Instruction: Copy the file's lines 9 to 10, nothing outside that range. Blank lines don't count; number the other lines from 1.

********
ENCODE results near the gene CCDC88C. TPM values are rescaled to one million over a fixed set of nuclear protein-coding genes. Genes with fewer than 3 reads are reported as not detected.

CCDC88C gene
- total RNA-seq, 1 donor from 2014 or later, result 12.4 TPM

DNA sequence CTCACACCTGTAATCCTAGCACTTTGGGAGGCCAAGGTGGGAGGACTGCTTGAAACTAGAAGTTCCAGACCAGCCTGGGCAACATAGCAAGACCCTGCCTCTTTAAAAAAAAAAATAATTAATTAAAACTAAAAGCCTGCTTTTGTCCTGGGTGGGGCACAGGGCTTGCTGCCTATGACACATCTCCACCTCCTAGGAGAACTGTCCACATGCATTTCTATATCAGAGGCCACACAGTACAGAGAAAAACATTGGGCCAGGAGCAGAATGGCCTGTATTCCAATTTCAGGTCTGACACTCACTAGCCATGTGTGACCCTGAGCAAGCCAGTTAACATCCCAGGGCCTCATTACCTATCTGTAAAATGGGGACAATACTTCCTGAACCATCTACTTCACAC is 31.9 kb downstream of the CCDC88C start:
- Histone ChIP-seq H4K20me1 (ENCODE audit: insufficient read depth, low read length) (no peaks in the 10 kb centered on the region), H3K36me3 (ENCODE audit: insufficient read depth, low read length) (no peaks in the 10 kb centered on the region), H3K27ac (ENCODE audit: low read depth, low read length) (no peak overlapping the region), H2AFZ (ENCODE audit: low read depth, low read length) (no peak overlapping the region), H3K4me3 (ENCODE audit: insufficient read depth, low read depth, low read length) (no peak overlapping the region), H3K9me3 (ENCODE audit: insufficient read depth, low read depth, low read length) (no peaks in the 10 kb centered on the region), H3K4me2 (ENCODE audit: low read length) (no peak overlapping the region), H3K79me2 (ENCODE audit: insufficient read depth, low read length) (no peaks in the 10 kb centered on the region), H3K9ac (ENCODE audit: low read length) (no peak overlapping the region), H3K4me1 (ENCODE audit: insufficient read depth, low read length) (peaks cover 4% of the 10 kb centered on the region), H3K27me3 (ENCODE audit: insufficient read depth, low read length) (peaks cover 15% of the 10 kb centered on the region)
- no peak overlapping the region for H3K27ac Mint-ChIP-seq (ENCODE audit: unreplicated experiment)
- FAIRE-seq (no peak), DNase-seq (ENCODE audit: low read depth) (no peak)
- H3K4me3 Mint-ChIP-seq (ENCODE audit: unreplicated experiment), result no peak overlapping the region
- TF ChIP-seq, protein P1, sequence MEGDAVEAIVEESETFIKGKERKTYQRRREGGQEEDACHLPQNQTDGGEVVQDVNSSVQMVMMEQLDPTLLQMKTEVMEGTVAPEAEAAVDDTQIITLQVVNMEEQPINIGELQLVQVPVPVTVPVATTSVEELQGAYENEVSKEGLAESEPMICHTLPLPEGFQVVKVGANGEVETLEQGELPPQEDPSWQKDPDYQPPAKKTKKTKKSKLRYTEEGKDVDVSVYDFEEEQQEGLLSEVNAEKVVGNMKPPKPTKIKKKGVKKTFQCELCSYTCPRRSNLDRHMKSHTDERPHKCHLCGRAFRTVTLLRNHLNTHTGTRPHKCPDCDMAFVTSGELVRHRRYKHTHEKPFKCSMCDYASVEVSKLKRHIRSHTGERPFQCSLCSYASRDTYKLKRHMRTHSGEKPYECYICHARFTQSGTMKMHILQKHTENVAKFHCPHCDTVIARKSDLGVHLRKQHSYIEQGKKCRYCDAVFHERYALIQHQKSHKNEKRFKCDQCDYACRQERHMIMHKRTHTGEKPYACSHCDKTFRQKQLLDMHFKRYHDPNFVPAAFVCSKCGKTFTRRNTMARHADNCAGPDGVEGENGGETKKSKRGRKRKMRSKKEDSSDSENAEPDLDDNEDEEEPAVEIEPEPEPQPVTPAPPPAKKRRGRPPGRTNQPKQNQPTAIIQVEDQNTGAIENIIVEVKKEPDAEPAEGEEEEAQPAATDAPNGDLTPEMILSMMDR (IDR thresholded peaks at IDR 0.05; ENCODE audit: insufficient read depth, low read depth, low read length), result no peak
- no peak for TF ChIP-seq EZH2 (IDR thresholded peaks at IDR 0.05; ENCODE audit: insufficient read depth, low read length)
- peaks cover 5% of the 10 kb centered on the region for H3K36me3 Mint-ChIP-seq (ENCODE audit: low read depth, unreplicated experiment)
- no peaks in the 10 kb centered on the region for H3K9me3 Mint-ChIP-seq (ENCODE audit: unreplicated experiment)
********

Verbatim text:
- TF ChIP-seq, protein P1, sequence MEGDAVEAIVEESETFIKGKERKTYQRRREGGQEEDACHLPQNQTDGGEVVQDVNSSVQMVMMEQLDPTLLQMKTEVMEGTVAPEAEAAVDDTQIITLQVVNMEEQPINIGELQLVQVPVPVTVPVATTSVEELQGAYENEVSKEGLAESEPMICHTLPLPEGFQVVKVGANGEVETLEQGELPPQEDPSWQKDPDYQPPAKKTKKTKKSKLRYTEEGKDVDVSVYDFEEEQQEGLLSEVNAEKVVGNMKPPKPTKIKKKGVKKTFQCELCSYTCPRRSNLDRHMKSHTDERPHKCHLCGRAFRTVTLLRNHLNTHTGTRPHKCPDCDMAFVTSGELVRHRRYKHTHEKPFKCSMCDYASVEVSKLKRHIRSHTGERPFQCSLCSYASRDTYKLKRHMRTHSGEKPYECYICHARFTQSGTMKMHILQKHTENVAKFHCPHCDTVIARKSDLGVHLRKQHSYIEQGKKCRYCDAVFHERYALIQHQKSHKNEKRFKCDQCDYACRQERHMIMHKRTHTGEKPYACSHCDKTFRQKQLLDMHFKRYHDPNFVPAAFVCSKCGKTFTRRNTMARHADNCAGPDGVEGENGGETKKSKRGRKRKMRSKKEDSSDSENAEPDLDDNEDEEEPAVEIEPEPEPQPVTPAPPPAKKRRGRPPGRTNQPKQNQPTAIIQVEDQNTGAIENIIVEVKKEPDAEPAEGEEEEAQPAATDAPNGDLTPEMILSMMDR (IDR thresholded peaks at IDR 0.05; ENCODE audit: insufficient read depth, low read depth, low read length), result no peak
- no peak for TF ChIP-seq EZH2 (IDR thresholded peaks at IDR 0.05; ENCODE audit: insufficient read depth, low read length)